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Int J Neuropsychopharmacol. 2009 May;12(4):459-73. doi: 10.1017/S1461145708009073. Epub 2008 Jul 9.

What predicts attrition in second step medication treatments for depression?: a STAR*D Report.

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  • 1Department of Psychiatry, The University of Texas Southwestern Medical Center at Dallas, Dallas, TX 75390-9119, USA. Diane.Warden@UTSouthwestern.edu

Abstract

Attrition rates are high during treatment for major depressive disorder (MDD), and patients who drop out are less likely to reach remission. This report evaluates the incidence, timing, and predictors of attrition during second-step medication treatment. Outpatients in the multisite Sequenced Treatment Alternatives to Relieve Depression (STAR*D) study receiving a medication augmentation (n=563) or medication switch (n=723) for non-psychotic MDD after an unsatisfactory outcome with citalopram were evaluated to determine attrition rates and pretreatment sociodemographic or clinical predictors of attrition. Twenty percent of participants receiving a medication augmentation and 27% receiving a medication switch dropped out before 12 wk in the second treatment step. Remission rates were lower for dropouts [7% vs. 43% (medication augmentation); 12% vs. 31% (medication switch)]. For medication augmentation, Black and other non-Caucasian races, Hispanic ethnicity, younger age, family history of drug abuse, concurrent drug abuse, sociodemographic disadvantage, less symptom improvement with initial citalopram treatment, and greater symptom severity when beginning augmentation were associated with attrition. For medication switch, Black and other non-Caucasian races, younger age, more melancholic features, and lower exit doses but more severe side-effects with citalopram treatment were associated with attrition. Minority status, younger age, and greater difficulty with the first treatment step are risk factors for attrition in the second treatment step. Focus on patients with attrition risk factors for medication augmentation or switch strategies may enhance retention and improve outcomes.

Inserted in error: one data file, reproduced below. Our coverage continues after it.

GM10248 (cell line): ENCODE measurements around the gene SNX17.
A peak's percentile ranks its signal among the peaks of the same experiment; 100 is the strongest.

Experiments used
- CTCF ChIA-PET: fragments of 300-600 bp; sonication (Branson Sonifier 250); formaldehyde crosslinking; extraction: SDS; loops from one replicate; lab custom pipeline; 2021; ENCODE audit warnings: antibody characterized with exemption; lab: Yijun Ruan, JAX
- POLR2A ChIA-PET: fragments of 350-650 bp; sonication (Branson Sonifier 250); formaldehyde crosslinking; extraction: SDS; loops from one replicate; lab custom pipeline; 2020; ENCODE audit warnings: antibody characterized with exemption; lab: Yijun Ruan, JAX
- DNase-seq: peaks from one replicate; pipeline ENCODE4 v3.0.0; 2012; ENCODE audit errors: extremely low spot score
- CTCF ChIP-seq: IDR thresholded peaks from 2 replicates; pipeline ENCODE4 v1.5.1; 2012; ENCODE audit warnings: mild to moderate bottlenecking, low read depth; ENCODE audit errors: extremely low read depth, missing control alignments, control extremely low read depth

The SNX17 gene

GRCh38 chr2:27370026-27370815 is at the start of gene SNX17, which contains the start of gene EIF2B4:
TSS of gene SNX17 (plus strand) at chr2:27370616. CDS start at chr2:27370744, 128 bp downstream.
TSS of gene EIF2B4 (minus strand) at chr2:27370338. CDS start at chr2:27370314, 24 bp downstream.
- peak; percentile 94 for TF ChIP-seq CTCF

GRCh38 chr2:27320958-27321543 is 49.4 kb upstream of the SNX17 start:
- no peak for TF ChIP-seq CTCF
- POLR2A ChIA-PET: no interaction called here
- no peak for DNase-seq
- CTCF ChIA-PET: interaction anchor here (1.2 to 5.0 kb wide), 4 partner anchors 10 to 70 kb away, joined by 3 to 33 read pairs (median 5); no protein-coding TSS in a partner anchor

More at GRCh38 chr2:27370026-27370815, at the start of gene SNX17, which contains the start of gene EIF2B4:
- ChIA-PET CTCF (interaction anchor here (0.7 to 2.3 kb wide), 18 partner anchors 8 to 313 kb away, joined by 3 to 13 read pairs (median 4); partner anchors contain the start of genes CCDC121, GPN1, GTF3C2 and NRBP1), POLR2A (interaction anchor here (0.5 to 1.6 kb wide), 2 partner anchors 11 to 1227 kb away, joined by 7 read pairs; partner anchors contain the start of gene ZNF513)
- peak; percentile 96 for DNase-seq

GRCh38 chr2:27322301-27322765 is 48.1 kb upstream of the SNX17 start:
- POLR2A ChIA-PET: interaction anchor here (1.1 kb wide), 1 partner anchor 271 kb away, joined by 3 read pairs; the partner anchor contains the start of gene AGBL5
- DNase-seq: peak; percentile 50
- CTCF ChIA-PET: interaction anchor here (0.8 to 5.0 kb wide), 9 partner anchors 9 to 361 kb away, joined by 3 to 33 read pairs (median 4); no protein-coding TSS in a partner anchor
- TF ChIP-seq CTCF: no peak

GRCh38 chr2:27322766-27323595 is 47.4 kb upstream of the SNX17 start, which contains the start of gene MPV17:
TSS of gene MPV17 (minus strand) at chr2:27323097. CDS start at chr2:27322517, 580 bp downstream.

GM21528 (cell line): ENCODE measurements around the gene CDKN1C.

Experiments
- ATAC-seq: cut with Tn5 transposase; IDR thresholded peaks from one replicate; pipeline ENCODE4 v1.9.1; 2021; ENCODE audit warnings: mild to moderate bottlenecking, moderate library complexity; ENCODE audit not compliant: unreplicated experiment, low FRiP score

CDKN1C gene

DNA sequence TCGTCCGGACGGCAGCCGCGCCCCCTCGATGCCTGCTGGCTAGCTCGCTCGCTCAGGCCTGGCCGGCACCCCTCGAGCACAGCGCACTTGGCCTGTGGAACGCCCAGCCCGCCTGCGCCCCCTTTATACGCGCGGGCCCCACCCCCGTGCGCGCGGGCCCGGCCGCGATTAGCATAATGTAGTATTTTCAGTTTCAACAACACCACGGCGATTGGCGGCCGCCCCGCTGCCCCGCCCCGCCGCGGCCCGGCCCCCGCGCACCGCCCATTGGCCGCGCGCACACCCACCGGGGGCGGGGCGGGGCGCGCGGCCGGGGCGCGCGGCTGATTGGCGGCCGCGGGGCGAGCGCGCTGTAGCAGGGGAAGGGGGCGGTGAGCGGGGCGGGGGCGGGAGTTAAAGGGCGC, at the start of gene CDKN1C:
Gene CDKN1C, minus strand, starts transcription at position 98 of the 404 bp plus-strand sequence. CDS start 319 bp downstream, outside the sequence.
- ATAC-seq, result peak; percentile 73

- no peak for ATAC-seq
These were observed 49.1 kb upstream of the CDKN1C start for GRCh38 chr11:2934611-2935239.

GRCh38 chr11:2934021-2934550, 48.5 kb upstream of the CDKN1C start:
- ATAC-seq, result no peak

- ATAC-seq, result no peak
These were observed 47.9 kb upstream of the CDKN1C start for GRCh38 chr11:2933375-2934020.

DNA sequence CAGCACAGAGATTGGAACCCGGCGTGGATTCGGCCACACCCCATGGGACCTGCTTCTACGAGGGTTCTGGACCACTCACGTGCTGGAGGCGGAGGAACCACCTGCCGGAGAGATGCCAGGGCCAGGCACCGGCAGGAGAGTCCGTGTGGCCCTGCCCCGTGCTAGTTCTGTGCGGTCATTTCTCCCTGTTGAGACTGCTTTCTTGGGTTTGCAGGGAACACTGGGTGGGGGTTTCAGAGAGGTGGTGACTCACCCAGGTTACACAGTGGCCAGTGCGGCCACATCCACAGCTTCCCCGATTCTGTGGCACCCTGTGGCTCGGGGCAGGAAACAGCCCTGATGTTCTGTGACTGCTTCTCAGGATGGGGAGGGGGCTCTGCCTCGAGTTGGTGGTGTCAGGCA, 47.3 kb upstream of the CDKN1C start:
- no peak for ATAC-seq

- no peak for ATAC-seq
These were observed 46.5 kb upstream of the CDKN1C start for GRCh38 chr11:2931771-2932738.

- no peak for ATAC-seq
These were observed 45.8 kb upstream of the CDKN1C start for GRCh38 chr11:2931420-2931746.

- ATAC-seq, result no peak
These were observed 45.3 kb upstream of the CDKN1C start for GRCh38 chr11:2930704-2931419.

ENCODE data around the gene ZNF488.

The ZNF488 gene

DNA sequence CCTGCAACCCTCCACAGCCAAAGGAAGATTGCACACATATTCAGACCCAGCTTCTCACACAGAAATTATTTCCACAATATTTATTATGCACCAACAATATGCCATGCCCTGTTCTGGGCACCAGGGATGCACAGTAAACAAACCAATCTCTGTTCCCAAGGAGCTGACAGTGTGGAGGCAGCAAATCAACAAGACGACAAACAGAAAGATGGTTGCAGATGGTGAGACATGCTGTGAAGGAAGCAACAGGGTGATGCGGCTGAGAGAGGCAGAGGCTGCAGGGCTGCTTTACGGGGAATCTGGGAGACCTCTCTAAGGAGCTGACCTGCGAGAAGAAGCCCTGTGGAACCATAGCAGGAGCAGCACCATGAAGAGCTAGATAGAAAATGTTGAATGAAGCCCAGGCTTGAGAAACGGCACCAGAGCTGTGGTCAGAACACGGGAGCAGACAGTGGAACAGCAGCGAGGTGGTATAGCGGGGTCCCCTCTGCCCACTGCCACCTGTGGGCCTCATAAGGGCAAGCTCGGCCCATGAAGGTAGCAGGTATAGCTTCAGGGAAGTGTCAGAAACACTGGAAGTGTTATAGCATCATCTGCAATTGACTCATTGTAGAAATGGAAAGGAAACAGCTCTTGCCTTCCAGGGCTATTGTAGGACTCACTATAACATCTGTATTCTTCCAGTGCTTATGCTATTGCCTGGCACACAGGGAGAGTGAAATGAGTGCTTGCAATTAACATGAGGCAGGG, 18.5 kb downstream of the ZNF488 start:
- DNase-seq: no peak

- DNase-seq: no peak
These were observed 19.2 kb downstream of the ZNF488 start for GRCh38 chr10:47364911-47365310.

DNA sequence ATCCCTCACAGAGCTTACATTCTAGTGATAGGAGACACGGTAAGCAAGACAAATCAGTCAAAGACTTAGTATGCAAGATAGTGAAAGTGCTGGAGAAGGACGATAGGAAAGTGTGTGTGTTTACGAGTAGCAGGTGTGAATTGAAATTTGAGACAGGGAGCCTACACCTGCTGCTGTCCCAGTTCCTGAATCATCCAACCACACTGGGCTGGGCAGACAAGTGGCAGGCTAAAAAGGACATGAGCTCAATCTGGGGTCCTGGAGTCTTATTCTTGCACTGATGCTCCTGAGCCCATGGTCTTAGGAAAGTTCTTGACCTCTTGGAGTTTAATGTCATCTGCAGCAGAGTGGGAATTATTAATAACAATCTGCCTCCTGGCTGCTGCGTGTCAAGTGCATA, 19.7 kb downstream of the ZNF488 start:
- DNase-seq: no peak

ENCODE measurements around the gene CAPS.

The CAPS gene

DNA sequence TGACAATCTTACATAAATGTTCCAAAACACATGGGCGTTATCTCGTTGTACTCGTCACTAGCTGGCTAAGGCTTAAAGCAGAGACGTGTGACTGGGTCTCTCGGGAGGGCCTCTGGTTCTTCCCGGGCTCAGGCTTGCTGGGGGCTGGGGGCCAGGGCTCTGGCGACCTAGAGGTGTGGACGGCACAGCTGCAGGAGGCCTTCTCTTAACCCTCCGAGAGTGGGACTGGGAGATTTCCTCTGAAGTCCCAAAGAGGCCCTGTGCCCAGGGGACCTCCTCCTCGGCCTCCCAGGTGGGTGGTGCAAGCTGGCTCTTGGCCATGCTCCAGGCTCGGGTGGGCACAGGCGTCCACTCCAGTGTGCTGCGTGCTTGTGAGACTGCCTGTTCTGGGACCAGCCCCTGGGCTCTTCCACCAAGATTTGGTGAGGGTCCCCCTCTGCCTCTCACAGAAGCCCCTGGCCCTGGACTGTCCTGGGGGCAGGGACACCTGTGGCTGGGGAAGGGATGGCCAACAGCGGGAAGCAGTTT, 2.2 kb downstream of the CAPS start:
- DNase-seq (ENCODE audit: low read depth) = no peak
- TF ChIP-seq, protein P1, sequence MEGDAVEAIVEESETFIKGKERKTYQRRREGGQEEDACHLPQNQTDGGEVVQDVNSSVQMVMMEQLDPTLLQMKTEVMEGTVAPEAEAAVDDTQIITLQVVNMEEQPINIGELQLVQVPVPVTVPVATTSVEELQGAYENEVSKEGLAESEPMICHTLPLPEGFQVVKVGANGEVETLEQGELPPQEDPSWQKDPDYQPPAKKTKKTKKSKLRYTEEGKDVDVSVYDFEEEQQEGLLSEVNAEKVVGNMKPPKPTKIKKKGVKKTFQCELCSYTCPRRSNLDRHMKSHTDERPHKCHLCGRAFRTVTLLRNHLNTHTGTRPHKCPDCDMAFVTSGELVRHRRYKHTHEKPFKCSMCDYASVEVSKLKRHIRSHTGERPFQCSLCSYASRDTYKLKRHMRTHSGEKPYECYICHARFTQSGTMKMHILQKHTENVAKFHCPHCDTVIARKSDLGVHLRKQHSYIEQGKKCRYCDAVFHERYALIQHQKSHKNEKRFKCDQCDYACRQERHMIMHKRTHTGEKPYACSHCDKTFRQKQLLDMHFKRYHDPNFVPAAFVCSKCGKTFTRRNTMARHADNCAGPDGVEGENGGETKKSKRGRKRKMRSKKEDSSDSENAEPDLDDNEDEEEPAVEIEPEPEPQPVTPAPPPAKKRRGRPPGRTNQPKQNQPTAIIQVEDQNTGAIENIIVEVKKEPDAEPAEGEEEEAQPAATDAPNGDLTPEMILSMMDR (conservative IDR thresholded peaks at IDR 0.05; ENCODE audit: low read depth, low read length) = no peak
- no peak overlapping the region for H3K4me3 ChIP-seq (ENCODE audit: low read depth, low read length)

PMID:
18611293
[PubMed - indexed for MEDLINE]
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